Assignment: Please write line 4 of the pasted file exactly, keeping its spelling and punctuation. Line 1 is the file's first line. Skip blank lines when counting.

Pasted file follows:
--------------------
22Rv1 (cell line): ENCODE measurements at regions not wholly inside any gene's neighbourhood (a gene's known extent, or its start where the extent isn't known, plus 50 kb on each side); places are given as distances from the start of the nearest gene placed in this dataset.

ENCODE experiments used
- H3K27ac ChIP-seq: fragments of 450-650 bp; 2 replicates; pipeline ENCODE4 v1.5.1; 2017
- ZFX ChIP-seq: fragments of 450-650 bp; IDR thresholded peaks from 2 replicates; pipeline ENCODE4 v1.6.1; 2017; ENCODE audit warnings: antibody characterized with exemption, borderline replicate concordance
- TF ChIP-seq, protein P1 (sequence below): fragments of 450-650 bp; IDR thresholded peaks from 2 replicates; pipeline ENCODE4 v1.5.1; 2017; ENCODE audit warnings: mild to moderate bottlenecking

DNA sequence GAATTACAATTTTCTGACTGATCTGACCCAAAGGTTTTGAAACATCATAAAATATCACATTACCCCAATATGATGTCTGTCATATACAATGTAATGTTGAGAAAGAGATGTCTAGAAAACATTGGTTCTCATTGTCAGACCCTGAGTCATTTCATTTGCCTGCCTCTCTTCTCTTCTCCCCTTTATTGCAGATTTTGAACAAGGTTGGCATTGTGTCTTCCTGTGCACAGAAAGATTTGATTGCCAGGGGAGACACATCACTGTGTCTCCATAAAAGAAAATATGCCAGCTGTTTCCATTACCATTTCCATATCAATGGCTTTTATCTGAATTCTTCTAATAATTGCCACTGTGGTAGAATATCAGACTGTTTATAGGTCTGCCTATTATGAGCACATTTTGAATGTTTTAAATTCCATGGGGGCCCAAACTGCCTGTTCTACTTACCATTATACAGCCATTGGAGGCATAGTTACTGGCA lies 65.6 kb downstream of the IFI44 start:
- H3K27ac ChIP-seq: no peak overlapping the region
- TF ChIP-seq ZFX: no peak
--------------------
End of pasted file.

- ZFX ChIP-seq: fragments of 450-650 bp; IDR thresholded peaks from 2 replicates; pipeline ENCODE4 v1.6.1; 2017; ENCODE audit warnings: antibody characterized with exemption, borderline replicate concordance